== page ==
Andrew Bird's Bowl Of Fire : The Swimming Hour

Alternative rock with violins. No, come back! It's good!..

After two albums exploring

pre-World War Two styles (hot jazz, anyone?), Chicago-based fiddle prodigy Andrew Bird knew he was in danger of becoming a kind of curator of American music. So he popped to the store to buy his first modern record in years, and fortunately for us it wasFlaming Lips' kaleidoscopic classic, 'The Soft Bulletin'. Cue a transformation from worthy but essentially dull local attraction to playfully twisted bandleader, shortly to become the toast of the Americana set.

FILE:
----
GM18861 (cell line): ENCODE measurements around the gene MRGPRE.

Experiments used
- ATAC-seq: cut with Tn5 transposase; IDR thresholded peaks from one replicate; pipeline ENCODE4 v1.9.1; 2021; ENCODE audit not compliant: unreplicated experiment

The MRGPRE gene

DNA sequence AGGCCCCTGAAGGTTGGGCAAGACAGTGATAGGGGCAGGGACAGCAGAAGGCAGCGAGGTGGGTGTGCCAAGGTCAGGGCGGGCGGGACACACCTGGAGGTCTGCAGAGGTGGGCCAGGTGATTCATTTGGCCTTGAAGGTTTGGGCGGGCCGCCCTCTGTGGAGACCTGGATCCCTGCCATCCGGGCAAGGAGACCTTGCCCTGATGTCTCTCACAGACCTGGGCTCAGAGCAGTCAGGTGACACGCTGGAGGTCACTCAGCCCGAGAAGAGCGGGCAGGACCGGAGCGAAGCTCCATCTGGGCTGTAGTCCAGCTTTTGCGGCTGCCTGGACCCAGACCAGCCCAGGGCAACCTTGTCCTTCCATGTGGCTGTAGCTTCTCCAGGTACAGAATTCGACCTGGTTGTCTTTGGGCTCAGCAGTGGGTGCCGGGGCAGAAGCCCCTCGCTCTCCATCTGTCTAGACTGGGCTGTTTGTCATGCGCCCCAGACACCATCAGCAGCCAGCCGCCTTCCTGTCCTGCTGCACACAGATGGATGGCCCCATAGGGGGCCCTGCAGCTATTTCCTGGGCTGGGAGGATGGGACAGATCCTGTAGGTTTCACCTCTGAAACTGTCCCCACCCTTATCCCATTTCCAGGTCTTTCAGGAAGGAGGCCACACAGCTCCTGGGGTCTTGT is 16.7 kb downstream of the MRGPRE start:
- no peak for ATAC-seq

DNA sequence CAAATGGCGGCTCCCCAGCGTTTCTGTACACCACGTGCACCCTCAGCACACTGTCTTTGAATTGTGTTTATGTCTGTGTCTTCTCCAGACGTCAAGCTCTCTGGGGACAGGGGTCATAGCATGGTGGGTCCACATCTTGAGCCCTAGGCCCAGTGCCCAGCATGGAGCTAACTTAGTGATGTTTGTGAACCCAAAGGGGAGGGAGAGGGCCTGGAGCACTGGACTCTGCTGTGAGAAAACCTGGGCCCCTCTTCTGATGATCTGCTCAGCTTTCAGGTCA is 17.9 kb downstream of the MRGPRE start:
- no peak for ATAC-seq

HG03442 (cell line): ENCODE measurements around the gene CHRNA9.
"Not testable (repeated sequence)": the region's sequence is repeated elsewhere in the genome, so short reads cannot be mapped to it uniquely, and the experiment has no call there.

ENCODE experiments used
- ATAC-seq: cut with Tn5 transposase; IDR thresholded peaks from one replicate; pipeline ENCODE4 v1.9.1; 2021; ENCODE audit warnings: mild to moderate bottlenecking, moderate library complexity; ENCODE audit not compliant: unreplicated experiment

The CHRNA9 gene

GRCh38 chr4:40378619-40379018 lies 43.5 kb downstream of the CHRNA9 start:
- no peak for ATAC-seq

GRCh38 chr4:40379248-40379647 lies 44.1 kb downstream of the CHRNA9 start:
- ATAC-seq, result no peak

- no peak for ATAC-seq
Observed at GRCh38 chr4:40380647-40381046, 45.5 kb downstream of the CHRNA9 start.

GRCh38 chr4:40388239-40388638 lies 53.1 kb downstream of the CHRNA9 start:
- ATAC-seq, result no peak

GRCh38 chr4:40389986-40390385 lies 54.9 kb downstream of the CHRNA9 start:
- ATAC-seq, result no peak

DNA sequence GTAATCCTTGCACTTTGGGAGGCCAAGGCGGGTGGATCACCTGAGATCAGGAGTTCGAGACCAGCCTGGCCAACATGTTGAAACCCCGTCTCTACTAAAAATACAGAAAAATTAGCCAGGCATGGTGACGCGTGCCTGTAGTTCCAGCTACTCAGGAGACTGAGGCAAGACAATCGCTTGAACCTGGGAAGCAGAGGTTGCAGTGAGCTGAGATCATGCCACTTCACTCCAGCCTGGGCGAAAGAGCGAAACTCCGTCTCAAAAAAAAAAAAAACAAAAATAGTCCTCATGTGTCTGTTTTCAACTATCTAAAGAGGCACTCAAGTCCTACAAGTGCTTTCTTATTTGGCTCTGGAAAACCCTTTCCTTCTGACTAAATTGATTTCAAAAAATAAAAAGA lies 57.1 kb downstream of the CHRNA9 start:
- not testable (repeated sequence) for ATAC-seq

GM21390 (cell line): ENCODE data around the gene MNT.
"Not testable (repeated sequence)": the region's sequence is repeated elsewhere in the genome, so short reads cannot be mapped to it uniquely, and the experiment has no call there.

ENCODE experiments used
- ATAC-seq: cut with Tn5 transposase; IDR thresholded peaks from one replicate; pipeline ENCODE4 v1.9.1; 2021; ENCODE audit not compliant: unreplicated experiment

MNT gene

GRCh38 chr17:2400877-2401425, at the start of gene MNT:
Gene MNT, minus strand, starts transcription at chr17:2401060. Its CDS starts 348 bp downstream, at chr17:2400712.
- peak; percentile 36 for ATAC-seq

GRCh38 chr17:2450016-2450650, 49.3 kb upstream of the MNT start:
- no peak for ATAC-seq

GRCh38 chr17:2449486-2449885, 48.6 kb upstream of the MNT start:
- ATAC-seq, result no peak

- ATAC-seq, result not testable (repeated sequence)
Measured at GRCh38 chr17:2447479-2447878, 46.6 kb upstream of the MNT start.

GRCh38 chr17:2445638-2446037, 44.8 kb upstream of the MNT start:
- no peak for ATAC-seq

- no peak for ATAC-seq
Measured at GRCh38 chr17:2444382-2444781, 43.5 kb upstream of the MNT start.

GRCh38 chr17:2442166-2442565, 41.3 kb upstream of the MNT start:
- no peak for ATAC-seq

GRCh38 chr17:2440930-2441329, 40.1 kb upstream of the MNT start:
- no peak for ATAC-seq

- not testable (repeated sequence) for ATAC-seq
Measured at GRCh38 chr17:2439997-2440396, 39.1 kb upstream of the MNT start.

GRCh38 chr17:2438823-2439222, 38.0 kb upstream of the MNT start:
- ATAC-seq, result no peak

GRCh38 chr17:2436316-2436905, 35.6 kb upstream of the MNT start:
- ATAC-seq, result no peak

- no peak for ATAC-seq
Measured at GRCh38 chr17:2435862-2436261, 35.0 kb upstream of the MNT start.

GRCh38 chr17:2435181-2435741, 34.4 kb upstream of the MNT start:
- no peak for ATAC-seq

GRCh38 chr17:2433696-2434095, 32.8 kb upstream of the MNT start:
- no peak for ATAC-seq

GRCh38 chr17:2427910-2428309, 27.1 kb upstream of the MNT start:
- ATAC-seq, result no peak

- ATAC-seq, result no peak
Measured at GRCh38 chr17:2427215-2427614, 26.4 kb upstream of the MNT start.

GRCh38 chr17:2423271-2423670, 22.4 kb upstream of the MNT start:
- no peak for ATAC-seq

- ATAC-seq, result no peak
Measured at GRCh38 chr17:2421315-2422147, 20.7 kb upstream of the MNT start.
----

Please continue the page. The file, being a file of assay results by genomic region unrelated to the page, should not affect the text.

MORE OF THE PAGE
No wonder. 'The Swimming Hour' kicks off with a tongue-twisting slice of Pavement-esque pop called 'Two Way Action', and takes in a variety of bases and reference points, ancient and modern. Bird's ear for history shows its head on 'How Indiscreet' (pounding R&B of the Ray Charles vintage), while there's an obligatory dollop of nu-blues, too. Only on 'Satisfied' it is, of course, done with scraping violins.

Suitably eccentric to contain an ode to the "ice fields and tundra" of Greenland, but with enough proper musicianship to have the makers of Later... beating a path to his door, 'The Swimming Hour' is one of the year's most refreshing releases. And no, he doesn't have hair like Nigel Kennedy.

Martin Horsfield
7 / 10

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